Introduction: Bring Back to Life a Vixen SP Mount for Astrophotography

Picture of Bring Back to Life a Vixen SP Mount for Astrophotography

I bought this mount a long time ago and it rested years in the basement. I thought about to use it (again) to make astrophotography.

This led to some steps I had to do:

  1. I had clean the whole mount and remove the old, chewy grease out of all bearings. I followed the instructions on Optimierung Vixen SP to accomplish this.
  2. Second: build a new tracking device, as driver-IC in the old one were blowed ;-) and nowhere available anymore.

What the tracking should do:

  • The right ascension-stepper must be stepped with frequency 9,62Hz to track the stars.
  • It should be possible to adjust both axis using the tracking device.
  • Some kind of torch light.
  • A longtime timer for the camera.

To solve this a decided to use an arduino

Some lessons I learned building the new tracker:

  • How to divide frequencies using two CD4040
  • How to use interrupts to do something like "multithreading"
  • using I2C and additional hardwareinterrupts is bad

Step 1: Some Thoughts

Picture of Some Thoughts

Why 9,62Hz?
A sideric day has 86.164,099 seconds.

And the mounting has the following specifications:

  • The right ascension axis has a worm gear with 144 cogs
  • The stepper has a transmission ratio of 1:120
  • The stepper needs 48 steps per turn.

That evaluates to do a step every 86164,099/(144*120*48) seconds i.e.

F_E = 1/(86164,099/(144*120*48)) = 9,62Hz

Howto get 9.62Hz?

This was some kind of an educational challenge, because I didn't needed it in the end.

I had a 7.3728 MHz Crystaloszillator. If you divide it by 765901, you get 9,62Hz.

To divide it I used two CD4040 (see image).

This circuit would be sufficient, if you only want to drive the right ascension axis using some stepper driver, but I wanted more.

Howto get 9.62Hz and more?

As I had to implement three independent running timers (2 stepper and the longtime timer), I decided to feed an arduino hardware interrupt with 10kHz and use counters to trigger actions every X calls of the interrupt. I.E. if I call the interrupt 10000 times, one second has passed.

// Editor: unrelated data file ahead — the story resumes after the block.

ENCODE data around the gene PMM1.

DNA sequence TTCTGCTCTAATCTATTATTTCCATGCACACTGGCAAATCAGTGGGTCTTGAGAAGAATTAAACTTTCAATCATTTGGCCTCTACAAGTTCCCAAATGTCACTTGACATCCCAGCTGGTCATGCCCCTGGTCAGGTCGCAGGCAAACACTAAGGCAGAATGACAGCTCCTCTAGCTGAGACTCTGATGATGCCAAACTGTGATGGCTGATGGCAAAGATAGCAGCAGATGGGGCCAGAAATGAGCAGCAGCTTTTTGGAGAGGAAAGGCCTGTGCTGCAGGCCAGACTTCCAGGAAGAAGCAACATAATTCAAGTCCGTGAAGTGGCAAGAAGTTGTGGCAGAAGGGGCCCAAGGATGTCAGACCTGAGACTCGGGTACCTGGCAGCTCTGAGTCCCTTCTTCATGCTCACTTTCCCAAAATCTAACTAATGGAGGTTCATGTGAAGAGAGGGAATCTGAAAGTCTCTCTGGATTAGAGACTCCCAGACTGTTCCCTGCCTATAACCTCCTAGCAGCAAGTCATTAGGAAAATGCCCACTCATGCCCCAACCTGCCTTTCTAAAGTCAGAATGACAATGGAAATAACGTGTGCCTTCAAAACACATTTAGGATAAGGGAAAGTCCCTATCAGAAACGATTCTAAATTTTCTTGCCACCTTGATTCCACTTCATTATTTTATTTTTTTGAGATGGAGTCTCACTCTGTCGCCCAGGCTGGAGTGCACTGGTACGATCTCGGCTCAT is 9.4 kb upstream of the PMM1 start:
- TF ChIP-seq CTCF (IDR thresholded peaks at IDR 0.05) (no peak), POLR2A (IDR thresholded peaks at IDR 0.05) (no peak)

For the 10kHz I used an 1MHz Crystaloszillator an divided it by 100 using two 7490 (See final step).

Step 2: Longtime Timer

Picture of Longtime Timer

This one made things complicated because a user interface had to be implemented.

The first try was to use the Adafruit RGB LCD Shield, but this was in conflict with my hardware interrupt because of the i2c bus (very strange effects). So I had to switch to a native 16*2 LCD display and 4 switches. These 4 switches had to be sufficient to build a UI because now all IO PINs of my arduino were used.

The timer itself used the same technique, the stepper use. But with a constant threshold for the interrupt.

The user can set the timer by modifying each digit of a MM:SS display, can start the timer and i able to change some settings. To know, which function is requested, when a button is pressed, a byte value is used to store the blinking cursors' position. This way, it is clearly identifiable, what the user sees when he presses a button and it can be checked using a simple switch command. (See Sourcecode)

Step 3: Finish

Picture of Finish

All steps before were tested on a breadboard. Now I had to build something "productive".

For the circuit board development I used Target 3001! light (File attached).

And then I did the old-fashioned circuit board build: print on acetate sheet, exposure, develop it and etch it with ammoniumpersulfat.

The tracks for the stepper were tin-coated because of the current for the steppers. I also glued heatskins on the stepper driver. Also I doubled the protective diode (1N4007) because the whole circuit needs a current of 1.2A.

For power I use a 12V 6.2Ah sealed lead-acid battery.

At last I put it all in a aluminium case with acryl window (I own no 3D printer). A nice sideeffect of the torchlight is, that the switches are clearly visible in the night.

Attached ist my sourcecode (with german remarks, I know) and the target 3001! file.

Step 4: Some Photos

Umpf.... FAILs

  • 1st test: on my terrace (with no sight to north): I positioned the mount the wrong way (north pointed to south) *LOL*
  • 2nd test: a line instead of a point ?! Ahhh... there IS a difference between attachInterrupt "change" or "rising" *ggg*
  • 3rd test: 5 minutes are really that long...? Wait I changed attachInterrupt to "rising" *faceplam*
  • 4th test: hmmm... still a short line instead of a point? It is to late to check why *going to bed*

Where is the error?

At first I wanted to check, if the stepper runs to fast or to slow. So I took photos every 1 minute and on the photos, there was a tree and bright Jupiter. Both went in the same direction, so my stepper is to fast. Using a frequency meter, we found out, that the interrupt was called with 12.5kHz, not 10kHz.

It turned out that, the 2nd 7490 failed, it did divided the 100kHz in by 8 not 10. After replacing this IC, a quick test - before the clouds hid the stars - was successful :-D

Now I have to wait for a clear sky.

Comments

wold630 (author)2016-04-27

I can't wait to see the photos when you have some nice weather!

ChristianP55 (author)wold6302016-04-29

yep, I'll post them if I have some :-D

danilo.bar1 (author)2016-04-29

awesome!!

About This Instructable

640views

2favorites

License:

More by ChristianP55:Bring Back to Life a Vixen SP Mount for Astrophotography
Add instructable to: